Friday, 23 October 2015

On Democracy. Thoughts post-Corbyn.. (1)



The concept of democracy has shrunk and withered to mean little more than parliamentary elections every 5 years, But in terms of its history, origins and hopefully future, Democracy exceeds this meagre ration. One essential element is that ordinary citizens can accede to power. In other words, you are not entitled to rule because of money (plutocracy), hereditary (monarchy) or even expertise (technocracy). The only condition of eligibility is that you are a citizen. The corollary of this is that those who rule are not a class apart, but only citizens granted the temporary grace of office. Privileged access to power because of wealth (Murdoch) or hereditary (Prince Charles) are profoundly undemocratic and should alarm those genuinely concerned with the idea of democracy. Needless to say swearing fealty to an hereditary monarch has nothing to do with democracy, it is in fact directly opposed to it. This is not a polemical point. It's internal to the concept of democracy itself. The existence of the monarch is a vestige of a pre-democratic system, albeit now co-opted and metabolised by modern celebrity culture.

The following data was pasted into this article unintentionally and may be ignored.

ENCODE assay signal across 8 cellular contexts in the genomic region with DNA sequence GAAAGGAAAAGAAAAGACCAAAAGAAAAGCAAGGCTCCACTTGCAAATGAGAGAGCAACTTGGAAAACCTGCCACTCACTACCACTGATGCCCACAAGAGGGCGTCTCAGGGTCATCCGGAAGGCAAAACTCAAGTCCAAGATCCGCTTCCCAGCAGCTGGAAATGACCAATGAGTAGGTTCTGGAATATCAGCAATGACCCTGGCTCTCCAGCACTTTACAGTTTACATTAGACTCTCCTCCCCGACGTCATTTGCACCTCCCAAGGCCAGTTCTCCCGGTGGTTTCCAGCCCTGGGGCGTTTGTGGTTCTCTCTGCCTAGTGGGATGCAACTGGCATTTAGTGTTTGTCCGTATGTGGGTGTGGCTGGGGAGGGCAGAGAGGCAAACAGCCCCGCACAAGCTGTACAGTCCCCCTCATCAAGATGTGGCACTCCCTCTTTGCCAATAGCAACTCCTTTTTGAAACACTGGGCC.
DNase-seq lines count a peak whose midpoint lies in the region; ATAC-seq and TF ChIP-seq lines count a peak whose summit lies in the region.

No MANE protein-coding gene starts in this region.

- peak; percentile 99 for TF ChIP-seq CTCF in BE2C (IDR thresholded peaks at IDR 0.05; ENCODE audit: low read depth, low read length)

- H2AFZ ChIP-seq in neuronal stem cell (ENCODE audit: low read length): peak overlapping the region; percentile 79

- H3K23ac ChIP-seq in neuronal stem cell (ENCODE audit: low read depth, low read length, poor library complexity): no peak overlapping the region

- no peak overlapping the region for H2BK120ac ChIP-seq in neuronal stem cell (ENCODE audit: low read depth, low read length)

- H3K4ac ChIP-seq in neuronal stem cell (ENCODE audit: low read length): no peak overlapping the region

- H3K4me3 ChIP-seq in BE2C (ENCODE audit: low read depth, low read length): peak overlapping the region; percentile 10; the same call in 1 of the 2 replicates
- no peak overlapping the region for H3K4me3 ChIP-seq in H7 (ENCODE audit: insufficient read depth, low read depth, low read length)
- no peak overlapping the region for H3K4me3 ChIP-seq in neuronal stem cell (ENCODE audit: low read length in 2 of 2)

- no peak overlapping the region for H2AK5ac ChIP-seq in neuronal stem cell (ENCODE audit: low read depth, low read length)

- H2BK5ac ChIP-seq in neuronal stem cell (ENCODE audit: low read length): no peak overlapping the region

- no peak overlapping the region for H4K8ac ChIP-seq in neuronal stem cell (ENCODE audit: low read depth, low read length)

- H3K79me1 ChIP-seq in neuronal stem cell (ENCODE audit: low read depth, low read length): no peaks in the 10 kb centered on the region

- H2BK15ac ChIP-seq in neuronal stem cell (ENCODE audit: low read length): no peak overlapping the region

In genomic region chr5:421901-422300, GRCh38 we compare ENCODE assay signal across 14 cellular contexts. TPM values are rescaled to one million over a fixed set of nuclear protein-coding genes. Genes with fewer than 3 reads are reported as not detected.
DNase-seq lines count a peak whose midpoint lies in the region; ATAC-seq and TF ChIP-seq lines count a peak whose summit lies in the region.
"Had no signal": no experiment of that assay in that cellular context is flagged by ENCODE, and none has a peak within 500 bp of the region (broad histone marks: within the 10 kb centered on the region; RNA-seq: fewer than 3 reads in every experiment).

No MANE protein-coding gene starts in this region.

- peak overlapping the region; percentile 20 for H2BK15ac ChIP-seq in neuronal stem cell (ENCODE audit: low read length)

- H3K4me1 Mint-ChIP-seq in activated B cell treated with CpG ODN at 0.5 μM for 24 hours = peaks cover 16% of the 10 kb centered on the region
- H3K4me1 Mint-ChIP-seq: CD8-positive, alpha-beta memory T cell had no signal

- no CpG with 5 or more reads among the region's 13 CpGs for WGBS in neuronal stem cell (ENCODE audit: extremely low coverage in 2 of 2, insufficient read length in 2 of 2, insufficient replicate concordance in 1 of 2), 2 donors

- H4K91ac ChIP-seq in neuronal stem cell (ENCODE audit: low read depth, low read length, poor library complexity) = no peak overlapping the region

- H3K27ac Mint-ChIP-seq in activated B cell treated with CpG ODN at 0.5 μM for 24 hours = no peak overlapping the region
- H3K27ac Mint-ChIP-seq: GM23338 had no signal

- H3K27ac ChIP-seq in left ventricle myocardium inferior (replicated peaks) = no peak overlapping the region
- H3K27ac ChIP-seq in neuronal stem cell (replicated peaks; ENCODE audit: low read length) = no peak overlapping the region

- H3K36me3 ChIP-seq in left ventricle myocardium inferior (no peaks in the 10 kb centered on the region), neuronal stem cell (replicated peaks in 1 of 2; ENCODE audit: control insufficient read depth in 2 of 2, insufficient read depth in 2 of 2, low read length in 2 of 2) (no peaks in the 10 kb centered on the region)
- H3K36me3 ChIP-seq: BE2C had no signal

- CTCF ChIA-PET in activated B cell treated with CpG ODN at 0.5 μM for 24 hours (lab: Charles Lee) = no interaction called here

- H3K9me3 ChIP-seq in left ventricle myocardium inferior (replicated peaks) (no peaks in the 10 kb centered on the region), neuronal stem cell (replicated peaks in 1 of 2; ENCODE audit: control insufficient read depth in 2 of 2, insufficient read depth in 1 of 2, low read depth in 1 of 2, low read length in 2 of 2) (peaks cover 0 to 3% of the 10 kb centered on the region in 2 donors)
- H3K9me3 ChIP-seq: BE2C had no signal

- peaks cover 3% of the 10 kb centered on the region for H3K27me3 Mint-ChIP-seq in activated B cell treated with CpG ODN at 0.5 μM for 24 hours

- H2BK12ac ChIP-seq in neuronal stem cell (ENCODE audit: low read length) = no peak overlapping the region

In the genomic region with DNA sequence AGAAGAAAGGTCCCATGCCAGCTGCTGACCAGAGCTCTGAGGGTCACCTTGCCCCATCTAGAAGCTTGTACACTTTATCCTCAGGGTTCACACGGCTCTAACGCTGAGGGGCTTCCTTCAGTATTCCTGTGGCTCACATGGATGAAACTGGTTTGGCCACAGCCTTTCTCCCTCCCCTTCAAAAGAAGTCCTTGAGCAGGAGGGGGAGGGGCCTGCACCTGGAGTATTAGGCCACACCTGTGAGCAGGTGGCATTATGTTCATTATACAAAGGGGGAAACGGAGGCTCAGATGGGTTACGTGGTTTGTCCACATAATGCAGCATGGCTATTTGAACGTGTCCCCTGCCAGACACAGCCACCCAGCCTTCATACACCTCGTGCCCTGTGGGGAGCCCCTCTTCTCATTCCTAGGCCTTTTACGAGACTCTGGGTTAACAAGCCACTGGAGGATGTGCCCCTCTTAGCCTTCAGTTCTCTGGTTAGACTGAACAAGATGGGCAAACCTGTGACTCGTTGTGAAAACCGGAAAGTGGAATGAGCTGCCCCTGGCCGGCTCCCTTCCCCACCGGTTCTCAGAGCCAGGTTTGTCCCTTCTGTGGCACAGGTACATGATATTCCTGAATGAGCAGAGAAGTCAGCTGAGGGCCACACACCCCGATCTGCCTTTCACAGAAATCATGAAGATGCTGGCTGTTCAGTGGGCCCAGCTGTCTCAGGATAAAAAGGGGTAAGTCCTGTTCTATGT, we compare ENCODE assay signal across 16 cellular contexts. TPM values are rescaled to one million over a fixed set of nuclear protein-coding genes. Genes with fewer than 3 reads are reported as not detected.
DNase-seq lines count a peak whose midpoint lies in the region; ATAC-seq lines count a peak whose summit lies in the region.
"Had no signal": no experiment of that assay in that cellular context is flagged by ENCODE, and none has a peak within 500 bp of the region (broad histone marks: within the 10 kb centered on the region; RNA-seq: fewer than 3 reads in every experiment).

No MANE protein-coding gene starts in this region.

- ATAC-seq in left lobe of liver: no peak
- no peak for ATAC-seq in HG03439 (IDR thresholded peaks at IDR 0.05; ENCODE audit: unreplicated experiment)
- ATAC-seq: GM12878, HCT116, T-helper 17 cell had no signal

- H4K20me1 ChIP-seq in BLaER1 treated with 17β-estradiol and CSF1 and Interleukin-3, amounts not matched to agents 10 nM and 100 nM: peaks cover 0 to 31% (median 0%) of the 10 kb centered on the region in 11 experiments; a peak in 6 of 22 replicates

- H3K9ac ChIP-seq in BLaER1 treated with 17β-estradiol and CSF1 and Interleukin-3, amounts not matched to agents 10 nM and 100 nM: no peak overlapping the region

Secondly, democracy is ongoing. It doesn't strike up for a couple of months every half decade and then obediently stop. This seemed to be the false assumption behind the clucks of outrage when  'the left' continued to rally and protest following the general election result in May. 'Democracy has spoken, how dare they contradict', intoned the reproachful pundits. They had misunderstood: democracy is not pronounced through a megaphone once every five years, it's not like a puff of smoke from the Pope's chapel announcing a new dispensation, it's an ongoing and multitudinous commotion. The democratic proposition is pronounced each and every day. 


Thirdly democracy empowers because it's to do with people intervening directly, not through delegates. This is part of the DNA of democracy: the demos speaking rather than being spoken for. Picking up placards and banners, strategic slogans and mobilising chants, and making those in power - always transients - aware of this greater presence, aware that democratic power resides not in the proxies but ultimately with the body politic, the People. And yet protest and rallies and 'taking to the streets' is typically reported only according to the sole metric of violence and volatility. Was it peaceful or were there clashes is the repetitive question asked by the depressingly unanimous press. 

In the ceaseless commotion - of the multitude or of the parties - necessarily there is dissent. And this is not a negative. Dissent is what hones and sharpens, defines and focuses. And yet, in our media democracy, dissent is never represented as this vital and necessary force. Never do we hear of this but only 'civil war' and 'strife', 'split's and 'divisions'. The media have been using these same moulds to cook their stories for decades.  

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